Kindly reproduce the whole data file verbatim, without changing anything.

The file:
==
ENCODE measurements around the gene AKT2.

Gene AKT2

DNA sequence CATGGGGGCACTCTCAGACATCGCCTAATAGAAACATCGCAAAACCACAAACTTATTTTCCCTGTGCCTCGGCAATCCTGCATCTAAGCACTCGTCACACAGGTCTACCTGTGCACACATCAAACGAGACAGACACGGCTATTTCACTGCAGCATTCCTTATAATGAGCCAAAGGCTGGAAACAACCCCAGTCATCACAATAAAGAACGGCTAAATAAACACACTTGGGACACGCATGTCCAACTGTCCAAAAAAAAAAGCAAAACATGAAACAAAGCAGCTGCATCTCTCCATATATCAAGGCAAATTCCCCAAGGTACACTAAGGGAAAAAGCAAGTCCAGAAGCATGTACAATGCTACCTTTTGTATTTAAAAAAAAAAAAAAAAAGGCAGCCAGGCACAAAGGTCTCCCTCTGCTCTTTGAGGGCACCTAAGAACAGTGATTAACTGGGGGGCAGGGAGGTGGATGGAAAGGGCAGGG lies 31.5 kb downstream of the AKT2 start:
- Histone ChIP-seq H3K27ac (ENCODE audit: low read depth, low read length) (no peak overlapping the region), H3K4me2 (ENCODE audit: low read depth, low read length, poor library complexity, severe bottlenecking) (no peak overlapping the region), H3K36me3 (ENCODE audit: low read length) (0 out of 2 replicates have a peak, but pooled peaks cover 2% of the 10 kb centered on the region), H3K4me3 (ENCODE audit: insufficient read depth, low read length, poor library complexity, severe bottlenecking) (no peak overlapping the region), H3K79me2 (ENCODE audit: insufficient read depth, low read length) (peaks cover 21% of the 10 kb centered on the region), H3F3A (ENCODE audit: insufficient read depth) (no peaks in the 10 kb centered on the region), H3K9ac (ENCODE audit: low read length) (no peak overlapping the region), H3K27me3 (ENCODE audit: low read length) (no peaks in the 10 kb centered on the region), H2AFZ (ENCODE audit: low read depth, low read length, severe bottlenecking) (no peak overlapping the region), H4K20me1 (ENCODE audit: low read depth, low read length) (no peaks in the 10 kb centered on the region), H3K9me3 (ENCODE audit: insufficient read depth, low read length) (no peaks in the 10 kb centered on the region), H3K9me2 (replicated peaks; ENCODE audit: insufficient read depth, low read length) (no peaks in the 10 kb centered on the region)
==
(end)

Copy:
ENCODE measurements around the gene AKT2.

Gene AKT2

DNA sequence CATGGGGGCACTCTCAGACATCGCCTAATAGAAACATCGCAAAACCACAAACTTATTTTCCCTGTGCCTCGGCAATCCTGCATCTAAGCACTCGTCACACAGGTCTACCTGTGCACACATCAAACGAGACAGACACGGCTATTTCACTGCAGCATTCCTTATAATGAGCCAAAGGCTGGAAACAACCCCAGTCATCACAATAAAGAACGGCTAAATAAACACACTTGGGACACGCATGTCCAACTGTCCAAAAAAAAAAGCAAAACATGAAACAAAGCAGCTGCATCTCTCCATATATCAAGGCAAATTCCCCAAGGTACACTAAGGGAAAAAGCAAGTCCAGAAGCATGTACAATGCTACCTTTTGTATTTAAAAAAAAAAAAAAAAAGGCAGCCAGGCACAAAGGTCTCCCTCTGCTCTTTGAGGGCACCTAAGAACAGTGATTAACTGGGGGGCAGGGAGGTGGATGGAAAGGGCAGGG lies 31.5 kb downstream of the AKT2 start:
- Histone ChIP-seq H3K27ac (ENCODE audit: low read depth, low read length) (no peak overlapping the region), H3K4me2 (ENCODE audit: low read depth, low read length, poor library complexity, severe bottlenecking) (no peak overlapping the region), H3K36me3 (ENCODE audit: low read length) (0 out of 2 replicates have a peak, but pooled peaks cover 2% of the 10 kb centered on the region), H3K4me3 (ENCODE audit: insufficient read depth, low read length, poor library complexity, severe bottlenecking) (no peak overlapping the region), H3K79me2 (ENCODE audit: insufficient read depth, low read length) (peaks cover 21% of the 10 kb centered on the region), H3F3A (ENCODE audit: insufficient read depth) (no peaks in the 10 kb centered on the region), H3K9ac (ENCODE audit: low read length) (no peak overlapping the region), H3K27me3 (ENCODE audit: low read length) (no peaks in the 10 kb centered on the region), H2AFZ (ENCODE audit: low read depth, low read length, severe bottlenecking) (no peak overlapping the region), H4K20me1 (ENCODE audit: low read depth, low read length) (no peaks in the 10 kb centered on the region), H3K9me3 (ENCODE audit: insufficient read depth, low read length) (no peaks in the 10 kb centered on the region), H3K9me2 (replicated peaks; ENCODE audit: insufficient read depth, low read length) (no peaks in the 10 kb centered on the region)